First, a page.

— Tono Bungay • H. G. Wells

... which lies in the very fact of frequency, has not yet wrought itself into the coarse emotion of mankind; and perhaps our frames could hardly bear much of it. If we had a keen vision and feeling of all ordinary human life, it would be like hearing the grass grow and the squirrel's heart beat, and we should die of that roar which lies on the other side of silence. As it is, the quickest of us walk about ...
— Middlemarch • George Eliot

... such a splendid game," Euphemia sobbed, "and just as you came, I thought I was going to beat him. I had two kings and two pieces on the next to last row, and you are nearly drowned. You'll get your death of cold—and—and he ...
— Rudder Grange • Frank R. Stockton

... followers, penetrated even into the house where they washed the corpses before burial; but here the officiating mollahs scowled with such unmistakable displeasure, and refused to proceed in my presence, so that I am forced to beat a retreat. The poorer native quarter of Teheran is a shapeless jumble of mud dwellings, and ruins of the same; the streets are narrow passages describing all manner of crooks and angles in and out among them. As I emerge from the vaulted bazaar the sun is almost setting, ...
— Around the World on a Bicycle V1 • Thomas Stevens

... carriages were passing more frequently. The clank of metal chains, the beat of hoofs upon the good road-bed, sounded smartly on the ear. The houses became larger, newer, more flamboyant; richly dressed, handsome women were coming and going between them and their broughams. When ...
— The Web of Life • Robert Herrick

... two or three days I was suffering pain in the region of my heart. At every beat it would seem to say, "Kelly, Kelly, Kelly." (Kelly was a place in North Dakota, about 260 miles from home. There were a few saints in the community who might be needing help). I was very sick and I told my wife how badly I was feeling. She said, "Perhaps the Lord wants you ...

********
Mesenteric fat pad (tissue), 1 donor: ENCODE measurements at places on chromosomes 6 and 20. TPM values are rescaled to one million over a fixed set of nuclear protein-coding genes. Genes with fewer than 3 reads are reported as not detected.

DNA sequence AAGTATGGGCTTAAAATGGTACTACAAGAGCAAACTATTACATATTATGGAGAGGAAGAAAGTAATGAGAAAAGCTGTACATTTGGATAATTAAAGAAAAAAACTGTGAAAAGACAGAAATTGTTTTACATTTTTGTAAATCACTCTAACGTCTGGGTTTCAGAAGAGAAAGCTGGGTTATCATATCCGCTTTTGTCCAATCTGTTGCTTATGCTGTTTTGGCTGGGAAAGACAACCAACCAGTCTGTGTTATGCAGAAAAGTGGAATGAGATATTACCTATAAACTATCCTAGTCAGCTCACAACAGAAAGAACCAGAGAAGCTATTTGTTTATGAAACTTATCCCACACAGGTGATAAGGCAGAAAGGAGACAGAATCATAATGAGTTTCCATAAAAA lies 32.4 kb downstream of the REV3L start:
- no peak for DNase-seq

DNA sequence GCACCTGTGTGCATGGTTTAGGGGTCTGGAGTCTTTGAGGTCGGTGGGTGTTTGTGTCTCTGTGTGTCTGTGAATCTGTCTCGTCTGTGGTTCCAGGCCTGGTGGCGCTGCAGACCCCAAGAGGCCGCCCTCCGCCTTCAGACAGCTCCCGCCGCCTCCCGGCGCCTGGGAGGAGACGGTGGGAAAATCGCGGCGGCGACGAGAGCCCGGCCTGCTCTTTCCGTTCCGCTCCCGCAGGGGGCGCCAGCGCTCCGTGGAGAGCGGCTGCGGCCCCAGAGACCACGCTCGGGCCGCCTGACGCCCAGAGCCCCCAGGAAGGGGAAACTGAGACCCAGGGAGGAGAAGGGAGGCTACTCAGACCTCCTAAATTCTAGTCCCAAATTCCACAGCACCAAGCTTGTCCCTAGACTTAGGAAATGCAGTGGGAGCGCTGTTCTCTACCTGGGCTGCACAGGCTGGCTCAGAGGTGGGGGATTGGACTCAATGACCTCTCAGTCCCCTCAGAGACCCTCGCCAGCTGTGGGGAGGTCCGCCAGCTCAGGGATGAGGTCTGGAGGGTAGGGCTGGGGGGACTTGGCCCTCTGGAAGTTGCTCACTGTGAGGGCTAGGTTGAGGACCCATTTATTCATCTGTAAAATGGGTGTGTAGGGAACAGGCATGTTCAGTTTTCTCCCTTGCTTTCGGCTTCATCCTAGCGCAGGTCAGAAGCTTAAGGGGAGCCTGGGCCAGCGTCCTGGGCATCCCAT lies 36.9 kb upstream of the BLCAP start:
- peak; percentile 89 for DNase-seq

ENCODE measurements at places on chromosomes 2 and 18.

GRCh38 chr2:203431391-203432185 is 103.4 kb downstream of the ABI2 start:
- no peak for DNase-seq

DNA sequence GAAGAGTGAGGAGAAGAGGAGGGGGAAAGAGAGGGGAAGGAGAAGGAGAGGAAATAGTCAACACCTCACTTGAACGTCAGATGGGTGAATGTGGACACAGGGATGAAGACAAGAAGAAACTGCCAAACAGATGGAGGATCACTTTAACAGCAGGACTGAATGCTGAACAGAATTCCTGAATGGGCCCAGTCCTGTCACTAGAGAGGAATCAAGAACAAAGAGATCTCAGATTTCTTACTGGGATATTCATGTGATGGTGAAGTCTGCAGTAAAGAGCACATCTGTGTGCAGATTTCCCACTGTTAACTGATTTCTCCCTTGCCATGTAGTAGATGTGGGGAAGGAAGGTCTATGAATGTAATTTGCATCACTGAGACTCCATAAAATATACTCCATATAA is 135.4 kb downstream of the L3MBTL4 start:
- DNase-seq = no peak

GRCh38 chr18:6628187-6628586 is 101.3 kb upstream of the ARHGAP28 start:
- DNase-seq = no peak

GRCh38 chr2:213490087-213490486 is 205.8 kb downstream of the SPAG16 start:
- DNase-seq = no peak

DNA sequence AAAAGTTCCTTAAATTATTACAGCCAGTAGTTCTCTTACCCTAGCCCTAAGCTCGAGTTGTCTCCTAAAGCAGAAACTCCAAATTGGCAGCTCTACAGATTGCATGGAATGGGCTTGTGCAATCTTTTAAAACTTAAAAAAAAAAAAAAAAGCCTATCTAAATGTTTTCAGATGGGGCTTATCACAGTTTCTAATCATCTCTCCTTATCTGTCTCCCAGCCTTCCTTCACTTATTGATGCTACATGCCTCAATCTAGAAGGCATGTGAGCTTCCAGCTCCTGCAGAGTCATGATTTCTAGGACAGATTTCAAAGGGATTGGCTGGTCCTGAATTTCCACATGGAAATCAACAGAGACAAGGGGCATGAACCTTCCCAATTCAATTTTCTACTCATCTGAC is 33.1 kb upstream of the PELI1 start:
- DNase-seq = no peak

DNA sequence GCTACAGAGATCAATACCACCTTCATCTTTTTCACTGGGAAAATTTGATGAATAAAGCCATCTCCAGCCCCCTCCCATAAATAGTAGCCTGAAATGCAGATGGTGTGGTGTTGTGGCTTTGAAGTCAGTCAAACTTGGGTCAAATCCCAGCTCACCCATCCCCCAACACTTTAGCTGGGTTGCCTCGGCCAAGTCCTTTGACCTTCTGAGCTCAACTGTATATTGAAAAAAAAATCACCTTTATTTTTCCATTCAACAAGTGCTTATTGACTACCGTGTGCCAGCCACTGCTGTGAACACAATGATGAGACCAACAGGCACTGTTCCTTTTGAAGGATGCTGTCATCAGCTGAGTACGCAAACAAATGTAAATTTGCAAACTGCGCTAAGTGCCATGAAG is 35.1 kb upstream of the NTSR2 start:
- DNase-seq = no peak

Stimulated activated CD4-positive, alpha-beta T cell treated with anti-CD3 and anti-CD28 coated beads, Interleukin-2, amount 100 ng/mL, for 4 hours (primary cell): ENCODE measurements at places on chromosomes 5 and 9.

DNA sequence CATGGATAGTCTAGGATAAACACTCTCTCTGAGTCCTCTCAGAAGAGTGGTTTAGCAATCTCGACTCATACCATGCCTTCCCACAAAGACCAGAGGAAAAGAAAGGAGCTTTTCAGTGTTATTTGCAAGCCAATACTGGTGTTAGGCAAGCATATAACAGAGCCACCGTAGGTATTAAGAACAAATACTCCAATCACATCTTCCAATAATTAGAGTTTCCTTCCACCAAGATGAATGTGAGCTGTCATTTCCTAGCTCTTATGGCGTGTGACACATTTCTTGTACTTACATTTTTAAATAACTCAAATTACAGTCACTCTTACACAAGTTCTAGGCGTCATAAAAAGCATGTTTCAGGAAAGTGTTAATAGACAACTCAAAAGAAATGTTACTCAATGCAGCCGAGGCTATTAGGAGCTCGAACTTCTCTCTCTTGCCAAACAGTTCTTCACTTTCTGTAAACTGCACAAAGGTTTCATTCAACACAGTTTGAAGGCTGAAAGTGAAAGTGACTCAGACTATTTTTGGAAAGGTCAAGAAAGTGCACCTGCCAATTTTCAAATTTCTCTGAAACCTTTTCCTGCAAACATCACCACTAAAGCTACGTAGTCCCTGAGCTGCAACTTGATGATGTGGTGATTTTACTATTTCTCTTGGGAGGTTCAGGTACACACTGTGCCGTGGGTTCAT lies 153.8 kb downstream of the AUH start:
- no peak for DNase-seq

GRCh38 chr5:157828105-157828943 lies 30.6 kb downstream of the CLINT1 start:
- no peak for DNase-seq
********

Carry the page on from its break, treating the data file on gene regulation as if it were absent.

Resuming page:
— Personal Experiences of S. O. Susag • S. O. Susag

... the window for the sake of the light on an evening in the spring of the year, when she saw a man in a sailor's dress pass the garden gate, then stop and make inquiries of a passer by. Presently he came back, and opening the gate, knocked at the door. Her heart beat violently. He was a stranger, not at all like Ralph; but could he have brought news of him? She flew to ...
— The Two Shipmates • William H. G. Kingston

... so distressed that she clasped Pao-yue in her embrace. "You child of wrath," she exclaimed. "When you get into a passion, it's easy enough for you to beat and abuse people; but what makes you fling away that stem ...
— Hung Lou Meng, Book I • Cao Xueqin

... nailed over the windows stood between me and all sorts of animals I imagined prowled the surrounding forest. The cheesecloth couldn't keep the noises out, and the cry that I heard might just as well have been the killing scream of a cougar as a bed-time story of a tree frog. It made my heart beat just as fast. And although the rangers declared I never heard more than one coyote at a time, I knew that at least twenty ...
— I Married a Ranger • Dama Margaret Smith

... the spot where he had so often gathered shells and chased the crabs to their holes when a child. Half an hour's walk would bring him in sight of the towers of the old castle. His heart beat; he looked tenderly at Finette and saw, for the first time, that her dress was fantastic and unworthy of a woman about to enter the noble house ...
— Laboulaye's Fairy Book • Various

... were at the head of great nations, far superior in valour and military skill to those with whom they contended. I was the king of an ignorant, undisciplined, barbarous people. My enemies were at first so superior to my subjects that ten thousand of them could beat a hundred thousand Russians. They had formidable navies; I had not a ship. The King of Sweden was a prince of the most intrepid courage, assisted by generals of consummate knowledge in war, and served by soldiers so disciplined that they were become the admiration ...
— Dialogues of the Dead • Lord Lyttelton

... people. This too was natural: the ten tribes had been always lamentably irreligious. But could I not make them change? To restore the lost ten tribes of Israel to a knowledge of the only truth: here would be indeed an immortal crown of glory! My heart beat fast and furious as I entertained the thought. What a position would it not ensure me in the next world; or perhaps even in this! What folly it would be to throw such a chance away! I should rank next to the Apostles, ...
— Erewhon • Samuel Butler

... young Calcott, 'I had all my dates at my fingers' ends when I went up for the modern history prize. Now my sister could beat me.' ...
— Dynevor Terrace (Vol. I) - or, The Clue of Life • Charlotte M. Yonge

... and smashed in the door. I beat it and hacked it considerable a-doing it. I fetched the pig in, and took him back nearly to the table and hacked into his throat with the axe, and laid him down on the ground to bleed; I say ground because it was ground—hard packed, and no boards. Well, ...
— Innocents abroad • Mark Twain

... His heart beat rapidly, and though he carried away the memory of Dexie's indignant look, he stepped across the plank with a firm, light step. Lancy wondered at the transformation which seemed to have taken place in Hugh since he had seen him on ...
— Miss Dexie - A Romance of the Provinces • Stanford Eveleth